Ok. I think all that's left is you are missing a negative sign that should have came in when you raised the indices in ##\partial^a=\eta^{ab}\partial_b##. See post #8 above. Depending on what metric signature you are using, one or the other term should have an additional negative in it.

After that, ask yourself "what is ##E^x##?"
 
  • #13
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Ok. I think all that's left is you are missing a negative sign that should have came in when you raised the indices in ##\partial^a=\eta^{ab}\partial_b##. See post #8 above. Depending on what metric signature you are using, one or the other term should have an additional negative in it.

After that, ask yourself "what is ##E^x##?"
[tex] \vec E = -\nabla \phi - \frac{\partial \vec A}{\partial t} [/tex]

[tex]E_x = -\frac{\partial \phi}{\partial x} - \frac{\partial A_x}{\partial t} [/tex]
[tex]F^{01} = \frac{1}{c}\frac{\partial A_x}{\partial t} - \frac{1}{c}\frac{\partial \phi}{\partial x} [/tex]
 
  • #14
TSny
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As matterwave has pointed out, I was wrong when I said in post #8 that ##\partial^a = \frac{\partial}{\partial x^a}##. I should have said ##\partial_a = \frac{\partial}{\partial x^a}## with the index in the lower position on the left side of the equation. Matterwave has shown how to relate ##\partial_a## and ##\partial^a##. Sorry for the confusion.
 
  • #15
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As matterwave has pointed out, I was wrong when I said in post #8 that ##\partial^a = \frac{\partial}{\partial x^a}##. I should have said ##\partial_a = \frac{\partial}{\partial x^a}## with the index in the lower position on the left side of the equation. Matterwave has shown how to relate ##\partial_a## and ##\partial^a##. Sorry for the confusion.
[tex]E_x = -\frac{\partial \phi}{\partial x} - \frac{\partial A_x}{\partial t}[/tex]
[tex]F^{01} = - \frac{1}{c}\frac{\partial \phi}{\partial x} -\frac{1}{c}\frac{\partial A_x}{\partial t} [/tex]

This implies that ##F^{01} = \frac{E_x}{c} ##.
 
  • #16
Matterwave
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[tex]E_x = -\frac{\partial \phi}{\partial x} - \frac{\partial A_x}{\partial t}[/tex]
[tex]F^{01} = - \frac{1}{c}\frac{\partial \phi}{\partial x} -\frac{1}{c}\frac{\partial A_x}{\partial t} [/tex]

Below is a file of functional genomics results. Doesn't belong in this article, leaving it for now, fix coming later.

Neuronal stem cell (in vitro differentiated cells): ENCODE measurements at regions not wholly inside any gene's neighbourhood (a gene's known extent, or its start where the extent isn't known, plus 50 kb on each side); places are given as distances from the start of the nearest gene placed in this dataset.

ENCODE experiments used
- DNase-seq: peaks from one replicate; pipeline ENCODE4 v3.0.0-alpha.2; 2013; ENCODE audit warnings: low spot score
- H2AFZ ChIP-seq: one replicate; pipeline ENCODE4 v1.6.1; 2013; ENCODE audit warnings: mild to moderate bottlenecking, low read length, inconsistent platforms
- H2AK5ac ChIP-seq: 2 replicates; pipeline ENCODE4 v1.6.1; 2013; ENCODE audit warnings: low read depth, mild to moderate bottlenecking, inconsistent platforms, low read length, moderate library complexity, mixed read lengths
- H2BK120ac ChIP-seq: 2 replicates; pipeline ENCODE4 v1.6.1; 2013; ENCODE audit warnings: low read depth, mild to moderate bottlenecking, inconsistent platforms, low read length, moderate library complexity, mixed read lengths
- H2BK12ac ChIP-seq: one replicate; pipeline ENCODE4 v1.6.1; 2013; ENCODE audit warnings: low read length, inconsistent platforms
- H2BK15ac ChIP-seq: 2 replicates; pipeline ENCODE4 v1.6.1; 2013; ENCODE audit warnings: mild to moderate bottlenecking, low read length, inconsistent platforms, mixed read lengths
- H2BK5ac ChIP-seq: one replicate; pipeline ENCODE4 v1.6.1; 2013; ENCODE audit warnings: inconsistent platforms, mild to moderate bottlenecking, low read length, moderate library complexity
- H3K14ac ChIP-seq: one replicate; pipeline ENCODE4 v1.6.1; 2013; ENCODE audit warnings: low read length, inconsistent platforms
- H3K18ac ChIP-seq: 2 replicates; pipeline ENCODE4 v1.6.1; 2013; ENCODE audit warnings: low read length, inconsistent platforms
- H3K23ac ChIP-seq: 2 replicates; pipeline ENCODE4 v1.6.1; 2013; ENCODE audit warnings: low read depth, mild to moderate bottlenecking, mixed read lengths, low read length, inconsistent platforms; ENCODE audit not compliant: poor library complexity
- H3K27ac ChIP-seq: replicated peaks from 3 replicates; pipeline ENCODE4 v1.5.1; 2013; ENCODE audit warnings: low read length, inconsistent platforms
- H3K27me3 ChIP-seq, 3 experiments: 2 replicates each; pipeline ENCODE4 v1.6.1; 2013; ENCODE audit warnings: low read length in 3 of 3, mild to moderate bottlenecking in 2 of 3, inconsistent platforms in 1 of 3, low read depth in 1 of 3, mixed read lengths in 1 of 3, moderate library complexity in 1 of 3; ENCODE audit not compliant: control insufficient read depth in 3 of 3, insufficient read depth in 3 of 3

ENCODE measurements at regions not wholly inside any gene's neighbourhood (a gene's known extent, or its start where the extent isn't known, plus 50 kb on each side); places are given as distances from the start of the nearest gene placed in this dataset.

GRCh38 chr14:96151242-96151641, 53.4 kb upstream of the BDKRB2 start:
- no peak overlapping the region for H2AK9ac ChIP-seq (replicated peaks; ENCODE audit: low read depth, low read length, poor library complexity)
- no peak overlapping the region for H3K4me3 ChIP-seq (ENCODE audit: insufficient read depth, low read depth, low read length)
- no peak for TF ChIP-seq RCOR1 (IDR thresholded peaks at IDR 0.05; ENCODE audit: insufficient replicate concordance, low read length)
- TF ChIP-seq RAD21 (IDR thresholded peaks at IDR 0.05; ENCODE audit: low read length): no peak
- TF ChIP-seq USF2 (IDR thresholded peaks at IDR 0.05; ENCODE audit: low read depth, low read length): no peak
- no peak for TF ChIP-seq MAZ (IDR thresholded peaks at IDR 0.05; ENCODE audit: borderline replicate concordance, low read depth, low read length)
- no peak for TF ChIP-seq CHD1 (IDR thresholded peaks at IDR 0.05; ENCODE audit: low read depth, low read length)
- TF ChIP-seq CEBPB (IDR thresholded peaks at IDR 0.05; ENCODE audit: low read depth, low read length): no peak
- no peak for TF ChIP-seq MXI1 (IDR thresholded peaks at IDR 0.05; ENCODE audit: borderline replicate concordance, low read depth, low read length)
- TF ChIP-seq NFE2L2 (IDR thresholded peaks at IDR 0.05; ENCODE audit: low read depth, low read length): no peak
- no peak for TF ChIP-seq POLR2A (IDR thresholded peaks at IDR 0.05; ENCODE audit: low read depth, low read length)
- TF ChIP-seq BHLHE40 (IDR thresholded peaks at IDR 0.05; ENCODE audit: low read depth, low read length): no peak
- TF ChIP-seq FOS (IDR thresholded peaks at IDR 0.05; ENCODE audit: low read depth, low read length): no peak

This implies that ##F^{01} = \frac{E_x}{c} ##.
Ok, now do this for ##F^{02},~F^{03},~F^{12},...## and you will have your answer. Notice that ##F^{ab}## should have 6 independent components because it is anti-symmetric, so only the top right (or bottom left) triangle is independent. Be careful with the negative signs though.
 
  • #17
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Ok, now do this for ##F^{02},~F^{03},~F^{12},...## and you will have your answer. Notice that ##F^{ab}## should have 6 independent components because it is anti-symmetric, so only the top right (or bottom left) triangle is independent.
[tex]F^{01} = -\frac{1}{c}\frac{\partial A_x}{\partial t} - \frac{1}{c}\frac{\partial \phi}{\partial x}[/tex]

[tex]F^{02} = -\frac{1}{c}\frac{\partial A_y}{\partial t} - \frac{1}{c}\frac{\partial \phi}{\partial y}[/tex]

[tex]F^{03} = -\frac{1}{c}\frac{\partial A_z}{\partial t} - \frac{1}{c}\frac{\partial \phi}{\partial z}[/tex]

[tex]F^{12} = \frac{\partial A_y}{\partial x} - \frac{A_x}{\partial y} [/tex]

[tex]\vec B = \nabla \times \vec A[/tex]
[tex]\vec E = -\nabla \phi - \frac{\partial \vec A}{\partial t}[/tex]
 
  • #18
Matterwave
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[tex]F^{12} = -\frac{\partial A_y}{\partial x} - \frac{A_x}{\partial y} [/tex]
Like I said, be careful with the negative signs. Why do you have a negative sign in the first term here?

There's 2 other components of ##F^{ab}## that matters. Now match these expressions to ##\vec{E},\vec{B}##.
 
  • #19
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Like I said, be careful with the negative signs. Why do you have a negative sign in the first term here?

There's 2 other components of ##F^{ab}## that matters. Now match these expressions to ##\vec{E},\vec{B}##.
By inspection, the time-like part is electric in nature, while the space-like part is magnetic in nature?

[tex]F = ( \frac{1}{c}\vec E, \vec B) [/tex]
 
  • #20
Matterwave
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By inspection, the time-like part is electric in nature, while the space-like part is magnetic in nature?

[tex]F = ( \frac{1}{c}\vec E, \vec B) [/tex]
The statement is correct, but this mathematical notation doesn't really mean anything...
 
  • #21
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The statement is correct, but this mathematical notation doesn't really mean anything...
How do I express it mathematically? I'm having some trouble translating this concept into some notation.
 
  • #22
Matterwave
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How do I express it mathematically? I'm having some trouble translating this concept into some notation.
You can either simply enumerate ##F^{01}=E^x, F^{02}=E^y,...## or, usually for simplicity, you can write out a 4x4 matrix and then put in the corresponding ##\vec{E},\vec{B}## components.
 
  • #23
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You can either simply enumerate ##F^{01}=E^x, F^{02}=E^y,...## or, usually for simplicity, you can write out a 4x4 matrix and then put in the corresponding ##\vec{E},\vec{B}## components.
I think writing out the 4x4 matrix is simpler and better, since this is the presentation adopted in the text as well.

I'll have a go at parts (b), (c) and (d) meanwhile!